Hi. I assume that you also intend to sail home to SMB eventually. Spending the night ashore or aboard? Your Mariner 19 is “day sailor” designed principally for sailing protected waters, such as bays and lakes, etc. Of course, everything is weather dependent. Good weather, good trip; poor weather, not so good, potentially. But “poor weather” for your trip in your daysailor might mean only slightly rougher conditions than forecast. A boat designed to sail in up to Force 4 conditions, maybe, might very well meet those conditions, or more, crossing the San Pedro Channel during a summer day’s afternoon. Also, as you might have noticed, it’s been pretty windy along the coast here nearly every afternoon for weeks on now. SMB may be calmer, however.

Consider. It might prove a “wet trip” in cold water. So you and you son should carry gear that will keep you dry against spray and protect against hypothermia. Once in the middle of the channel you could be two to three hours travel time to shore ahead or behind. Sail with the hatchboards in place, the cabin closed up to keep it as dry as possible. Make sure the cockpit scuppers remain clear of debris, etc., so can drain properly if so needed. Don’t store gasoline below; find a place in the cockpit. It would be best, IMHO, to have a second fuel tank that can be connected quickly to the engine if the first one runs out. It’s very hard to pour fuel from a jerry can into a fuel tank without making a mess when bouncing about. In my experience, small outboards are inherently unreliable. I recommend having yours serviced before leaving.

Take plenty of drinking water. I’d recommend a gallon each. As for sailing the boat in conditions near 15 kt TWS (true wind speed), 2-3 ft seas, you might wish to reef the mainsail. Although I doubt that mainsails of many daysailors have reef points b/c the boats are not really meant to stay out in it, I notice what looks to be a reef cringle in the leech of your mainsail. If so, I’d get the mainsail rigged for reefing. Otherwise if it gets too windy toward mid-afternoon you may opt to bring in your sails. That means going to the engine, and brother it had better start up and run, etc!

As you said, a lot to learn. I suppose you know that a hand-held VHF radio has a range of only a few miles. Put in fresh batteries and take extra. The bats go down pretty fast if transmitting. Also, take an Orion flare set and keep ‘em dry. You should have a compass aboad. Don’t rely on GPS alone. Check your GPS course against your compass course periodically so you’ll know your course if the GPS batteries go out. Take multiple spares there as well. And this probably sounds like overkill, but chart pages of the San Pedro Channel and Catalina Island north coast should be aboard folded to the relevant view and put inside a watertight ziplock bag so you can read it in the cockpit, even if there is water about.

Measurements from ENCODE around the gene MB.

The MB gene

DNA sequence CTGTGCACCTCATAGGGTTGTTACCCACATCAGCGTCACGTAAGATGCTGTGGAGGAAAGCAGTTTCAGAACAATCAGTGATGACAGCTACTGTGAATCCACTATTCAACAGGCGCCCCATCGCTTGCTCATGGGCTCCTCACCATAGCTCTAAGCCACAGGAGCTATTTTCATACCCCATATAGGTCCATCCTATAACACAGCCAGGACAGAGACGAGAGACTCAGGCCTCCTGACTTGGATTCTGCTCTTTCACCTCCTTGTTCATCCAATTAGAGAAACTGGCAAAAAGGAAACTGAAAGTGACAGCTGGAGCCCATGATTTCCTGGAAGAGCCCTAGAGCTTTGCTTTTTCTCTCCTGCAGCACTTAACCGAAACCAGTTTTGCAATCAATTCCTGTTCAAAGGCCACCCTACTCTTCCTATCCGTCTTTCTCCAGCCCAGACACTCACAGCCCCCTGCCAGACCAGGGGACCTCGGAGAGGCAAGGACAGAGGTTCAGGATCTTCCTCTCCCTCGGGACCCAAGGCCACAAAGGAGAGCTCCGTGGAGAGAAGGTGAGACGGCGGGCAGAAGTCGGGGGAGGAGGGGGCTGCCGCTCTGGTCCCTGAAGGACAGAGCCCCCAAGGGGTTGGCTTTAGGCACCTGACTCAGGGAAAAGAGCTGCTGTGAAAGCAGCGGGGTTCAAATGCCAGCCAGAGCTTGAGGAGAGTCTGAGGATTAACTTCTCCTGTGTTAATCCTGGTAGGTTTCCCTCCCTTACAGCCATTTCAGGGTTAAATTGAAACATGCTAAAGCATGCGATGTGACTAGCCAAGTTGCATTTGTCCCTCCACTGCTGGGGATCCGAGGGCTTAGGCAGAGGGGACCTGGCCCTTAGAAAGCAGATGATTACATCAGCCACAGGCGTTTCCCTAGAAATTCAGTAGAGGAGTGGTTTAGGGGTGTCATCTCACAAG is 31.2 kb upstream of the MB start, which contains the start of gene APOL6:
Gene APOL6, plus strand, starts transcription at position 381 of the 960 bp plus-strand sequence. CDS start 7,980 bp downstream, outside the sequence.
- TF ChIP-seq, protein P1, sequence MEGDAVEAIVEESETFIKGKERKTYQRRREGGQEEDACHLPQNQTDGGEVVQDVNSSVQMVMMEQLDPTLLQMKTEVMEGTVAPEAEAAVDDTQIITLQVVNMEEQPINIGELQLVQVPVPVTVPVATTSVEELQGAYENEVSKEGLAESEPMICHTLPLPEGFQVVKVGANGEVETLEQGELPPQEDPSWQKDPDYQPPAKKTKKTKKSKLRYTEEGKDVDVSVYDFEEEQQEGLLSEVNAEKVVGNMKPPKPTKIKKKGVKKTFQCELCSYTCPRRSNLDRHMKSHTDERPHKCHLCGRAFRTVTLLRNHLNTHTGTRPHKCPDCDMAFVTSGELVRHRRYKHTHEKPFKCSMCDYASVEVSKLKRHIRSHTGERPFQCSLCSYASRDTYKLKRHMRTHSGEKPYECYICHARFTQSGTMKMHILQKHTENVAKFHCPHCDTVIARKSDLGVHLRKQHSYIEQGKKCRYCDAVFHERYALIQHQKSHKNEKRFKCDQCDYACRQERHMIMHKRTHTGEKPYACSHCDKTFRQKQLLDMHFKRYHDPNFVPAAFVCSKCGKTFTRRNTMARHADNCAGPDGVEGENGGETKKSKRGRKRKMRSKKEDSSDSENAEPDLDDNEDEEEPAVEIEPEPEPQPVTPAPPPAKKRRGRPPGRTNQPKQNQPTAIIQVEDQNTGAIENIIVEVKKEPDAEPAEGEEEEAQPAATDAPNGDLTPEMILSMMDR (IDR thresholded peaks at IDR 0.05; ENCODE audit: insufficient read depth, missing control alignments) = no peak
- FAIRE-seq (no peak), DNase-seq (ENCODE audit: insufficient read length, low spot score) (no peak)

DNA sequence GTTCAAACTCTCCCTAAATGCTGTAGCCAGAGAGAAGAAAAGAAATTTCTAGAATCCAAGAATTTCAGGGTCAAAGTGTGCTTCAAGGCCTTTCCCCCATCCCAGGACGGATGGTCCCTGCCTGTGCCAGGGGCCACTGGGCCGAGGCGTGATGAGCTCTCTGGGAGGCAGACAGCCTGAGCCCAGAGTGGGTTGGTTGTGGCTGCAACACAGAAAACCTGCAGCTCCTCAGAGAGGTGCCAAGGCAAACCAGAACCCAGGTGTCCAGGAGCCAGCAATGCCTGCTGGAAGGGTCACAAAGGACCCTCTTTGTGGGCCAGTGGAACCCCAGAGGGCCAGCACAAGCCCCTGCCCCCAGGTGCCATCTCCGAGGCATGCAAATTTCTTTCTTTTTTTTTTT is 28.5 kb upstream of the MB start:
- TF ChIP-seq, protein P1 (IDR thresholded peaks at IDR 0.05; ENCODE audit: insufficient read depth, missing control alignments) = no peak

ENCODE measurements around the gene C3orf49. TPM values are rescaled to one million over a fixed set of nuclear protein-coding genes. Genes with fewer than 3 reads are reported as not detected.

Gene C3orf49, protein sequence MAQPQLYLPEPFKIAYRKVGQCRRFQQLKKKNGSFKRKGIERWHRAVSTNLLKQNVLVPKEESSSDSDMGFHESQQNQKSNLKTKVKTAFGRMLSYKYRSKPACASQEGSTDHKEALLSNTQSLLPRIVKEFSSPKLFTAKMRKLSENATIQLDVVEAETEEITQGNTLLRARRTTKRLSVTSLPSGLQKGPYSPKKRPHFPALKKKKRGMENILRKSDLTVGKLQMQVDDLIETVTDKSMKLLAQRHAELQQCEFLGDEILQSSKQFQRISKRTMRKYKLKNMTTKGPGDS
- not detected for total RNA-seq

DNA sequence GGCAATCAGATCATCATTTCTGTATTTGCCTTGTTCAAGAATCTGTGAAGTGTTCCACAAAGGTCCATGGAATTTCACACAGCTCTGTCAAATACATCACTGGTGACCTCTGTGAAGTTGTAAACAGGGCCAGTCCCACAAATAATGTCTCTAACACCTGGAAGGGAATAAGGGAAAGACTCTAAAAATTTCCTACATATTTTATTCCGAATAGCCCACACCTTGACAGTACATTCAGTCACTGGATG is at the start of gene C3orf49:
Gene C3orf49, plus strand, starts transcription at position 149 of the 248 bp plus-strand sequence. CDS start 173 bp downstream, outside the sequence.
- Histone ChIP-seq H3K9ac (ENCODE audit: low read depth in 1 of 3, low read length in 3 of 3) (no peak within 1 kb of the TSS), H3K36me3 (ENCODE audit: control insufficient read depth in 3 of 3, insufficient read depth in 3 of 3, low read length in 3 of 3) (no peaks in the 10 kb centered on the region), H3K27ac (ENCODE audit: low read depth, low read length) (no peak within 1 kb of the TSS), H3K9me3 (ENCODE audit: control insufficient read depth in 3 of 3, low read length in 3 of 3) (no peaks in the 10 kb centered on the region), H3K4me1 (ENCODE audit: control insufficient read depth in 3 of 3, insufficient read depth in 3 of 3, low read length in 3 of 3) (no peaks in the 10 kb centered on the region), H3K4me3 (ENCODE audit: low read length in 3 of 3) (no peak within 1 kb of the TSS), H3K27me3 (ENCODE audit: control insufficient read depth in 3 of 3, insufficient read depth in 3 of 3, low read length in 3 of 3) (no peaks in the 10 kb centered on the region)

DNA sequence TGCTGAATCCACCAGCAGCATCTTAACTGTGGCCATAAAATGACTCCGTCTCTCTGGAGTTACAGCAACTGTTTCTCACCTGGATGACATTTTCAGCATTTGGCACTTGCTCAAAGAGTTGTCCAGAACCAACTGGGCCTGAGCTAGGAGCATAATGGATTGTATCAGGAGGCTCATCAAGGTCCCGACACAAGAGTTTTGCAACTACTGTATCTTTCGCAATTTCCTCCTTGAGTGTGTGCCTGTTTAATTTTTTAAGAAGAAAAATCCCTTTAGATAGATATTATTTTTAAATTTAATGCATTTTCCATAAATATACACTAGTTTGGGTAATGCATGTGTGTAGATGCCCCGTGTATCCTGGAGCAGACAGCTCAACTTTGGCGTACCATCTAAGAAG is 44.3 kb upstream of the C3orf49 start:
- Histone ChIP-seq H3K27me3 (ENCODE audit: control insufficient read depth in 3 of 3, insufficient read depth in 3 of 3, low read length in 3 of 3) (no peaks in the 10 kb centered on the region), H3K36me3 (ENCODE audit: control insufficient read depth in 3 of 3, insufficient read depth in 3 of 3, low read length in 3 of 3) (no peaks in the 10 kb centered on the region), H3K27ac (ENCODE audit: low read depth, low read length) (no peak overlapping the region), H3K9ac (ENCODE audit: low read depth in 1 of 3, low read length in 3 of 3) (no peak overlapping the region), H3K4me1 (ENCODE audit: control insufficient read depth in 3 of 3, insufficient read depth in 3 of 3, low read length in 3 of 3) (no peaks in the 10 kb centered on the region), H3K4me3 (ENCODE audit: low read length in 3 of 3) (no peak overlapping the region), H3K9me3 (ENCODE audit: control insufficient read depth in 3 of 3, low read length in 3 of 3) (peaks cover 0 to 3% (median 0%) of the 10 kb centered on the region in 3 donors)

Finally, leave a float plan behind with somebody (not the coast guard) that gives your expected time of departure, destination, and expected time of arrival, for each leg. Do not rely only on a cell phone to “check in” along the way. FYI. There is no cell service at mid-channel for at least five nautical miles either direction, could be a bit more. I’m sure others here will offer other suggestions.
KG
 
Last edited:
Oct 22, 2014
15,311
CAL 35 Cruiser moored EVERETT WA
Jack... If any of this sounds strange, then you are not ready...
@Kings Gambit has outlined the bare minimum to consider on such an adventure.

There is a lot of water out there. There are big boats out there and yours will feel so small. There is an Old Breton Fisherman's prayer...

Thy sea, O God, so great,
My boat so small.
It cannot be that any happy fate
Will me befall
Save as Thy goodness opens paths for me
Through the consuming vastness of the sea.

Thy winds, O God, so strong,
So slight my sail.
How could I curb and bit them on the long
And saltry trail,
Unless Thy love were mightier than the wrath
Of all the tempests that beset my path?

Thy world, O God, so fierce,
And I so frail.
Yet, though its arrows threaten oft to pierce
My fragile mail,
Cities of refuge rise where dangers cease,
Sweet silences abound, and all is peace.

- Winfred Ernest Garrison
 
  • Like
Likes: Will Gilmore

Joe

.
Jun 1, 2004
7,351
Catalina 27 Mission Bay, San Diego
Check your Windytv app a few days ahead before committing to departure time and place.... . Be aware of shipping traffic. Have a back up vhf radio, at the very least, plenty of spare batteries. Water water water.... also understand the very strict Catalina Island MFD restrictions. If you're leaving early, there's a good chance of limited visibility... how are you going to deal with that? Will other boats be able to see you... i.e. have a fog horn or trumpet. Rig a small canopy to get out of the sun.... at the mooring for sure, and underway, if possible. A handheld gps or two is a must. The Island has a lot of resources online, but I'm sure you guys have checked it all....